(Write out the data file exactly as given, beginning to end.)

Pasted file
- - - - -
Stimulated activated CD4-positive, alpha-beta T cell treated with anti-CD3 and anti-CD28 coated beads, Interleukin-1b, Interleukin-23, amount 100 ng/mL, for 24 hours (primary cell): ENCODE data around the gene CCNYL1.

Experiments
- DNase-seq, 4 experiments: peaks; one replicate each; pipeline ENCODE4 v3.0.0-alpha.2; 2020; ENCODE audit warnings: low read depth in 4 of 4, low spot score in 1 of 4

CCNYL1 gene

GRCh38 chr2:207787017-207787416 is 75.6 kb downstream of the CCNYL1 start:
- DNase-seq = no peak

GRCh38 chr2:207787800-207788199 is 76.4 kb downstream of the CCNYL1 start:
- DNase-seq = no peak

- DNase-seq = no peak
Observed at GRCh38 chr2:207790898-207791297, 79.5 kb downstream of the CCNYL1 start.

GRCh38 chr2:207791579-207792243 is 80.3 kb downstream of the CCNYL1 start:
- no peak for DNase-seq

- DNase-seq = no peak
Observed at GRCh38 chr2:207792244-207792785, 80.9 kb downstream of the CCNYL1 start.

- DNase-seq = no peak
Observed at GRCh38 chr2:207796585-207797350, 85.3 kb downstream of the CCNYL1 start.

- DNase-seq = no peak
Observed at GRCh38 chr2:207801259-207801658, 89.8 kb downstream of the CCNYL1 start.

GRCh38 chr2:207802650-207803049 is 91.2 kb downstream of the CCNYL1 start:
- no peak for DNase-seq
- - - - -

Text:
Stimulated activated CD4-positive, alpha-beta T cell treated with anti-CD3 and anti-CD28 coated beads, Interleukin-1b, Interleukin-23, amount 100 ng/mL, for 24 hours (primary cell): ENCODE data around the gene CCNYL1.

Experiments
- DNase-seq, 4 experiments: peaks; one replicate each; pipeline ENCODE4 v3.0.0-alpha.2; 2020; ENCODE audit warnings: low read depth in 4 of 4, low spot score in 1 of 4

CCNYL1 gene

GRCh38 chr2:207787017-207787416 is 75.6 kb downstream of the CCNYL1 start:
- DNase-seq = no peak

GRCh38 chr2:207787800-207788199 is 76.4 kb downstream of the CCNYL1 start:
- DNase-seq = no peak

- DNase-seq = no peak
Observed at GRCh38 chr2:207790898-207791297, 79.5 kb downstream of the CCNYL1 start.

GRCh38 chr2:207791579-207792243 is 80.3 kb downstream of the CCNYL1 start:
- no peak for DNase-seq

- DNase-seq = no peak
Observed at GRCh38 chr2:207792244-207792785, 80.9 kb downstream of the CCNYL1 start.

- DNase-seq = no peak
Observed at GRCh38 chr2:207796585-207797350, 85.3 kb downstream of the CCNYL1 start.

- DNase-seq = no peak
Observed at GRCh38 chr2:207801259-207801658, 89.8 kb downstream of the CCNYL1 start.

GRCh38 chr2:207802650-207803049 is 91.2 kb downstream of the CCNYL1 start:
- no peak for DNase-seq